By Sarah Payne
Snowden – September 16 It seems fitting that a film about government overreach be released so close to this year’s presidential election. According to a review from The Verge, the film sides with Edward Snowden, but “lets everyone get their voice in—from the government official who sees spying as critical to national security, to the CIA / NSA employees questioning what they’re doing, to the citizen who doesn’t really care what’s happening.” Snowden himself is said to make a cameo in the film, and even called into a secret Comic Con screening back in July to give his approval.
The Light Between Oceans – September 2 Derek Cianfrance has directed some of my favorite dark, moody films from the last few years, including The Place Beyond the Pines and Blue Valentine. His most recent project, The Light Between Oceans, stars real life couple Michael Fassbender and Alicia Vikander, who actually fell in love on set. Based on a novel by the same name, it’s about a lighthouse keeper and his wife, who find a baby wash up on shore outside their lighthouse. When Vikander was interviewed by Vanity Fair last month, she said Cianfrance had crewmembers blindfold her and take her to the lighthouse in the middle of the night so that her reaction to the scenery would be as authentic as possible on film.
Movie review: Sausage Party – As a regular viewer of adult cartoons like American Dad and Family Guy, I’m not one to dismiss something just because it’s animated—or based on a bizarre premise, like talking food products. And I really wanted to like Sausage Party, especially considering how many comedians are in the film—Seth Rogen, Kristen Wiig, Jonah Hill, Bill Hader, Michael Cera, James Franco, Danny McBride, and Paul Rudd, just to name a few! But I have to admit, Sausage Party mostly fell flat for me. There are certainly some laugh-out-loud moments, like the scene where they make it out of the grocery store and realize, with horror, that they will be eaten by humans. But those laugh-out-loud scenes are few and far between. The film, which was written by Rogen, Hill, and Evan Goldberg, relies too much on the assumption that people will find swearing hot dogs funny. It also carries a very thinly veiled political message that religious people are idiots (see Wiig’s character, who refuses to believe the truth about “The Great Beyond” outside the supermarket). Overall, the idea of food products coming to life in a grocery store is probably better suited for television than in a feature length film.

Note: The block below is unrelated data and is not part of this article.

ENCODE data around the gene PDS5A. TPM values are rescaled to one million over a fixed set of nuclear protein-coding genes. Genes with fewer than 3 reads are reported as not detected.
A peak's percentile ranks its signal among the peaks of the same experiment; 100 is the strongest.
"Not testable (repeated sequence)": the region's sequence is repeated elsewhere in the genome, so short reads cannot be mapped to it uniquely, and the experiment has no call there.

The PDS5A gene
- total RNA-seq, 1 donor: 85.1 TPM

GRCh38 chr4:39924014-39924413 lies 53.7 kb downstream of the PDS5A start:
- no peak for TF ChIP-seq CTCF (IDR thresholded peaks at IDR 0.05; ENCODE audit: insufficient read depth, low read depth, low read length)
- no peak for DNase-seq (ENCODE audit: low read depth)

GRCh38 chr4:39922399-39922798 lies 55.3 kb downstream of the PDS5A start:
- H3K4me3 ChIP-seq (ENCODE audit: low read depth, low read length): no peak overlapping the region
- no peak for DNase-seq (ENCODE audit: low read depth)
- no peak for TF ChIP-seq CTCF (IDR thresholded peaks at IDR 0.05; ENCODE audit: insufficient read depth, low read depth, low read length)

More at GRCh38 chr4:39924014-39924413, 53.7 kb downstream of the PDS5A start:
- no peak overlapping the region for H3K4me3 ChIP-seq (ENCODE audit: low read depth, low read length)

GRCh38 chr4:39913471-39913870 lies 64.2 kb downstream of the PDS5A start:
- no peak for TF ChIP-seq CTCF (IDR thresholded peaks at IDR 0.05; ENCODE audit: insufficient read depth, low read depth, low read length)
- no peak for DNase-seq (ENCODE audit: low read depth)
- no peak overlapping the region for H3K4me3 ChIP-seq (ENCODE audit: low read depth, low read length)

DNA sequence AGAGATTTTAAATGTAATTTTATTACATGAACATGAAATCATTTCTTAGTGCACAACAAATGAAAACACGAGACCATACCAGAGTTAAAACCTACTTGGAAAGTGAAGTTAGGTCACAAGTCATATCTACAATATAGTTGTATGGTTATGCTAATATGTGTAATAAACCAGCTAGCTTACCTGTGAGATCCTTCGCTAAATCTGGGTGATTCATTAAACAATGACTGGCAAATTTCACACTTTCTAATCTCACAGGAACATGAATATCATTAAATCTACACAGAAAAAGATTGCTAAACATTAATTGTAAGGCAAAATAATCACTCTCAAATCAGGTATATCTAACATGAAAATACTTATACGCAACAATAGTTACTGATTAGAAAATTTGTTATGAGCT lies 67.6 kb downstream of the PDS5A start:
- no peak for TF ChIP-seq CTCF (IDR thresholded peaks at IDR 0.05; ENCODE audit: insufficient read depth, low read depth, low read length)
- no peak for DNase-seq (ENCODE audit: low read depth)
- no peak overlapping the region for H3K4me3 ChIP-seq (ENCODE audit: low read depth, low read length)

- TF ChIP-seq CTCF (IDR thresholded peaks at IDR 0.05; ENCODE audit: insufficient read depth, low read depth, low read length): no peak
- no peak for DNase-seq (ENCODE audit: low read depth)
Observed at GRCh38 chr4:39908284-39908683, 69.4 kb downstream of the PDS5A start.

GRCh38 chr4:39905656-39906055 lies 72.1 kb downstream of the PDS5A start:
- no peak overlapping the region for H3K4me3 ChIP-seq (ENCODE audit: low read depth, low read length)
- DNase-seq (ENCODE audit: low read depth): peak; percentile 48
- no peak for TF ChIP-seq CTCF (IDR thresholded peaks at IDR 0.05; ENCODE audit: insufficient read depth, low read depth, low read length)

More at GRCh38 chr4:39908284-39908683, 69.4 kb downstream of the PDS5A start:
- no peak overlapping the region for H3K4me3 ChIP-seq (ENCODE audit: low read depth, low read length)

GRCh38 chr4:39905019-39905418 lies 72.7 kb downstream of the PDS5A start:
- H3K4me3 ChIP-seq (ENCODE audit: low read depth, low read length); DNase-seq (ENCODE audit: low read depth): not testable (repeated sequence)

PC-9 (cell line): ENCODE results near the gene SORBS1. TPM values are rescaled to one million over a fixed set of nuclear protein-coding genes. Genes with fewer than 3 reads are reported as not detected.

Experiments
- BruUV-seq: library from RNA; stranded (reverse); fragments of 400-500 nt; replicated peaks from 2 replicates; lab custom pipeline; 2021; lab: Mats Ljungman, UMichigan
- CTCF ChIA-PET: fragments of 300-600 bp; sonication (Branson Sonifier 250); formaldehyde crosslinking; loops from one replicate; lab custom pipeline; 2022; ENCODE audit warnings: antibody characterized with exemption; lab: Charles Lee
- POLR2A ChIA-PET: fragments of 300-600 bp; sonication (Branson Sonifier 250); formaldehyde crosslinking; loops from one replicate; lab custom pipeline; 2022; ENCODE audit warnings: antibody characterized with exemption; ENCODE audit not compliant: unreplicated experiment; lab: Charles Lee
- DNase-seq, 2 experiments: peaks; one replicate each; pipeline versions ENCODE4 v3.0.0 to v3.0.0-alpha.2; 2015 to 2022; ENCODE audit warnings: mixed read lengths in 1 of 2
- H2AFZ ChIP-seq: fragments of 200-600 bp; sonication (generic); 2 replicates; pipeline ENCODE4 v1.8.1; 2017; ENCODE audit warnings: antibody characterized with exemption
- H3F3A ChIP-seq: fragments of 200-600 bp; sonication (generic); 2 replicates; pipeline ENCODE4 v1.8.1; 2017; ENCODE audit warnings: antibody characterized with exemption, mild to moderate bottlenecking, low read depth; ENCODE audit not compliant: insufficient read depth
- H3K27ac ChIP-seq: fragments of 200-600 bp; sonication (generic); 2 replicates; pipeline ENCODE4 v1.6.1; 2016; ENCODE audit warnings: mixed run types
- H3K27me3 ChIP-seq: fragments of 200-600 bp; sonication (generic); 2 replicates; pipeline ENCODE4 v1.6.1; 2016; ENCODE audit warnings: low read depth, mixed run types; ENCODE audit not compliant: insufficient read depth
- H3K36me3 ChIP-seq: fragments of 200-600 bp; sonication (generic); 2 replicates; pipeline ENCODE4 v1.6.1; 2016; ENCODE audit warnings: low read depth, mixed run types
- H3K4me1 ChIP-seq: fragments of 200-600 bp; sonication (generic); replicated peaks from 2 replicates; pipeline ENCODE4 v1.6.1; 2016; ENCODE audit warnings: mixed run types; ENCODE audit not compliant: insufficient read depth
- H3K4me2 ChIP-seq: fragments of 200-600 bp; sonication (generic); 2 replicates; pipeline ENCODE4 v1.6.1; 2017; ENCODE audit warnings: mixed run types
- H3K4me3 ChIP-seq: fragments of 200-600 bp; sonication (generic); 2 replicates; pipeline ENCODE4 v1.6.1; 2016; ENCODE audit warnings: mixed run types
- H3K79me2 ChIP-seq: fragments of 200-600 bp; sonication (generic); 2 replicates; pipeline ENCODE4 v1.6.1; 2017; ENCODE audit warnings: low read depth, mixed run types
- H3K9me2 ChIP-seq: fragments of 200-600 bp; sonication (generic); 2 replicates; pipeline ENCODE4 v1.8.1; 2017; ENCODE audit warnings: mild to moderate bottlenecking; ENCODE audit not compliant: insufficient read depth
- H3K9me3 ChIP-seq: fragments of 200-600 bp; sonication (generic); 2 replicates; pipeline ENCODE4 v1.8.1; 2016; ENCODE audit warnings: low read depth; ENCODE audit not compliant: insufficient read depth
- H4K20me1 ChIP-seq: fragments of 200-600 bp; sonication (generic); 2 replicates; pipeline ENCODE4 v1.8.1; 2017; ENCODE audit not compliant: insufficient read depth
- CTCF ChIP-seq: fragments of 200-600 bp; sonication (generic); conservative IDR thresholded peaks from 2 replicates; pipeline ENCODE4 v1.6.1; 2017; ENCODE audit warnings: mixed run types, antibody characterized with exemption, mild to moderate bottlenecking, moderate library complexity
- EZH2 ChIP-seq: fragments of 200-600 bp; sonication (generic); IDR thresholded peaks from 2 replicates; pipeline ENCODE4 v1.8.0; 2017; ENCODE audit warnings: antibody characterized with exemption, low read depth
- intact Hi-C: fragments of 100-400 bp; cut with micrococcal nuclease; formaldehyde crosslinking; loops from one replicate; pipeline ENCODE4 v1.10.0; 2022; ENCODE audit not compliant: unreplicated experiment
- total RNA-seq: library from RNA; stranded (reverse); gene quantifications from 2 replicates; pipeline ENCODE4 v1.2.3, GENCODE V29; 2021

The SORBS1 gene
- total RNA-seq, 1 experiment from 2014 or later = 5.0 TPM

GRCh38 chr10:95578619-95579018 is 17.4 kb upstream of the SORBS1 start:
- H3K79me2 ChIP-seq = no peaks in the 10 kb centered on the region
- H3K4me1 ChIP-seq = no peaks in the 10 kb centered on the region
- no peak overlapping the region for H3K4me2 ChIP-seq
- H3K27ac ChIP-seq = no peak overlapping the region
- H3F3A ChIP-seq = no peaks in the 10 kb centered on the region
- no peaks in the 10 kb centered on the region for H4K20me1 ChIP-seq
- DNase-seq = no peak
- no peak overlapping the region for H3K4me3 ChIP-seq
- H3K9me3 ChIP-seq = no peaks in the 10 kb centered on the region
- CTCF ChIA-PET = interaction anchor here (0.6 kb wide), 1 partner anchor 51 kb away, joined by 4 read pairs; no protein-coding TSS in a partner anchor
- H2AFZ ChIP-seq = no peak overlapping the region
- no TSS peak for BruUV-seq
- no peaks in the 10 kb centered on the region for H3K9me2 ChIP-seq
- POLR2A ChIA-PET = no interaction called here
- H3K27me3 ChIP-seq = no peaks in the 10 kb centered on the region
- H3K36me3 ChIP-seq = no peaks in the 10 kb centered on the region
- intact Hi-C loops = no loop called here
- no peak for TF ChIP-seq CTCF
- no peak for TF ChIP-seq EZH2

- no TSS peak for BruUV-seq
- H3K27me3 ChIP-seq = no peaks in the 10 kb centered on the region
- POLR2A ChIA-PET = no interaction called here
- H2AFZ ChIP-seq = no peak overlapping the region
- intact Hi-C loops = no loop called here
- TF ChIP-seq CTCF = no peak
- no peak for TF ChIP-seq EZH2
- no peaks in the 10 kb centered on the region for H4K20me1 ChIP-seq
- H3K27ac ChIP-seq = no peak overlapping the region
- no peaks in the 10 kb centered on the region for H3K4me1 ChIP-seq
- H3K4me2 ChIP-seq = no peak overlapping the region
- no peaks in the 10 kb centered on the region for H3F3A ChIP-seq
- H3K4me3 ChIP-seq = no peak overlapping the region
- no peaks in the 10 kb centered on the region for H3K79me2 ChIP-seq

Netflix Review: Stranger Things – Do you ever get nostalgic for the 80s? Do you love mysteries and binge watching TV shows? Then Stranger Things is definitely for you! A friend of mine recommended it, describing it as a cross between E.T. and The Goonies. A Netflix original series, it’s divided into eight carefully crafted episodes, starring Winona Ryder and David Harbour (Revolutionary Road). It’s set in a small town in Indiana in the 1980s, and begins with the disappearance of 12-year-old Will Byers. I say it’s binge-worthy because each episode brings you closer to solving the mystery as it follows the lives of Will’s family and friends and the police investigation. Ryder is excellent as Will’s neurotic and emotionally unstable mother. You also come to appreciate Harbour as the police chief. At first, his interest in the case is cursory. But as he (and the viewer) learns more details about strange things (get it?) that are happening in the town, he becomes more emotionally invested in solving the case. Though I’m disappointed that the film industry is lacking these days, I’m excited to see new content from companies like Netflix and Amazon.